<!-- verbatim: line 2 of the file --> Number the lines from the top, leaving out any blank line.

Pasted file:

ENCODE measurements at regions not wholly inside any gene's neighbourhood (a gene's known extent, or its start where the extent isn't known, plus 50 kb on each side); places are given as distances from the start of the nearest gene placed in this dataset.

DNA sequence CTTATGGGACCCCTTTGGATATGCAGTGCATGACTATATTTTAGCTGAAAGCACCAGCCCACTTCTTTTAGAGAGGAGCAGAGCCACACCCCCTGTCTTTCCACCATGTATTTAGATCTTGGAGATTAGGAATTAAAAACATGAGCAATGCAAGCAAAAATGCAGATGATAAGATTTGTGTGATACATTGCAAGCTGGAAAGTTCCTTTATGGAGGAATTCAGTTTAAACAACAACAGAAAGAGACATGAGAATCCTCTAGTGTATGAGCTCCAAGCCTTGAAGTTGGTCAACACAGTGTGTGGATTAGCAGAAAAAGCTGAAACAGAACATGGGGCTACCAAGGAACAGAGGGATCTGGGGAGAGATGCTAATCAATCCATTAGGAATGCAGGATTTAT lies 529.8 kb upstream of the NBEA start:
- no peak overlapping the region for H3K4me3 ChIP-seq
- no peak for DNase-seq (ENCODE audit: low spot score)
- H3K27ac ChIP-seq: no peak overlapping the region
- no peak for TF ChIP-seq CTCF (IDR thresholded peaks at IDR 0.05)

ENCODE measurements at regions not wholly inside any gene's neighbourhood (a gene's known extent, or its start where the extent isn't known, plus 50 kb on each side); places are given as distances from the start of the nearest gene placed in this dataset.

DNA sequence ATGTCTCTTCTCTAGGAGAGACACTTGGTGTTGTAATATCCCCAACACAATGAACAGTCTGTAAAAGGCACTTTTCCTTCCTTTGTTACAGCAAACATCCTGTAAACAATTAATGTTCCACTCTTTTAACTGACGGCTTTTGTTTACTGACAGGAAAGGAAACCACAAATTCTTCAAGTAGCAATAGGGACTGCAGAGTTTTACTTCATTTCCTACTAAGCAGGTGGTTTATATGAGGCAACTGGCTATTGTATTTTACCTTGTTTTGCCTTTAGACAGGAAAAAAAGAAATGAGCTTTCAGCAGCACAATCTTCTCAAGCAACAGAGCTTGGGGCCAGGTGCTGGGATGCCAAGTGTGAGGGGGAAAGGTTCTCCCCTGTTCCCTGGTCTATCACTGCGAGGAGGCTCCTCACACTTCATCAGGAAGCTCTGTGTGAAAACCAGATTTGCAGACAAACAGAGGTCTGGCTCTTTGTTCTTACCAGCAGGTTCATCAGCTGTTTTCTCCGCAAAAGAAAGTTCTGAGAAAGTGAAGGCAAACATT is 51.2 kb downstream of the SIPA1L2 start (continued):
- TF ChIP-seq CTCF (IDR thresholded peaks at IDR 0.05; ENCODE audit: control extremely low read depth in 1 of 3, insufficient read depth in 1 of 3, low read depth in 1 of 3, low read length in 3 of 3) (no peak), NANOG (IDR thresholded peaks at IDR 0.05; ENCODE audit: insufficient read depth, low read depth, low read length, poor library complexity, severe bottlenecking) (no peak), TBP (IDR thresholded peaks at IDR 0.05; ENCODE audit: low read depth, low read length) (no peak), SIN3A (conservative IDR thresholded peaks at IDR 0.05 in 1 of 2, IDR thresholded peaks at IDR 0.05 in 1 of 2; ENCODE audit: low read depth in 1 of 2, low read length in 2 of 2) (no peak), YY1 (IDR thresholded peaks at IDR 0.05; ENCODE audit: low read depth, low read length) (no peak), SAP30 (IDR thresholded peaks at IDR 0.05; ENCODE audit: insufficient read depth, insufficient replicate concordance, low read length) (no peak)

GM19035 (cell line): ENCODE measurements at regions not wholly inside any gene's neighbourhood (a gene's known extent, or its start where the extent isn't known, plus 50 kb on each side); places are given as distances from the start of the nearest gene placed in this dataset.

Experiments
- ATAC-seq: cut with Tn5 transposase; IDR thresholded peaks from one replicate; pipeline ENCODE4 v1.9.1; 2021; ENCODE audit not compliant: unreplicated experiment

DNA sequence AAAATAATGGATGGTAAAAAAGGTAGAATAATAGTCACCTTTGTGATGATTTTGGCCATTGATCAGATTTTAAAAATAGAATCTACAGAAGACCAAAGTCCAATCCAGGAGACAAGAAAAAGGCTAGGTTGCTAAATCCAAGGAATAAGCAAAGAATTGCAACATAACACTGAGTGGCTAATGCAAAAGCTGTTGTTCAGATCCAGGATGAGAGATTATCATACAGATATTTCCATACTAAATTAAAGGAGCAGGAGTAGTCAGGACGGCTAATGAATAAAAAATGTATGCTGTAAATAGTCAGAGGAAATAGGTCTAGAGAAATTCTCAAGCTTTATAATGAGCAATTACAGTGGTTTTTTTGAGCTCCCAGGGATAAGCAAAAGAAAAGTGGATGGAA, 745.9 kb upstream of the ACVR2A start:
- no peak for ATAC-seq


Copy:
DNA sequence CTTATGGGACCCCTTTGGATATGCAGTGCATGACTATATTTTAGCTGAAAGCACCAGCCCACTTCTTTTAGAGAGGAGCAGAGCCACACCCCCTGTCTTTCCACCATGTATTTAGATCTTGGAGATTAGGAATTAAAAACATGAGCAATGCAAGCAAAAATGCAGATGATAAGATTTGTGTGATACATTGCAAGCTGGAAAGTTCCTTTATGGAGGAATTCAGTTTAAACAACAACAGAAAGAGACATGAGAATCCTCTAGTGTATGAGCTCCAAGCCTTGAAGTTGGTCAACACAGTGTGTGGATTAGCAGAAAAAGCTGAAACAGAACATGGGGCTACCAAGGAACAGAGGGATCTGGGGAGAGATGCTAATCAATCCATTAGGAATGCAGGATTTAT lies 529.8 kb upstream of the NBEA start: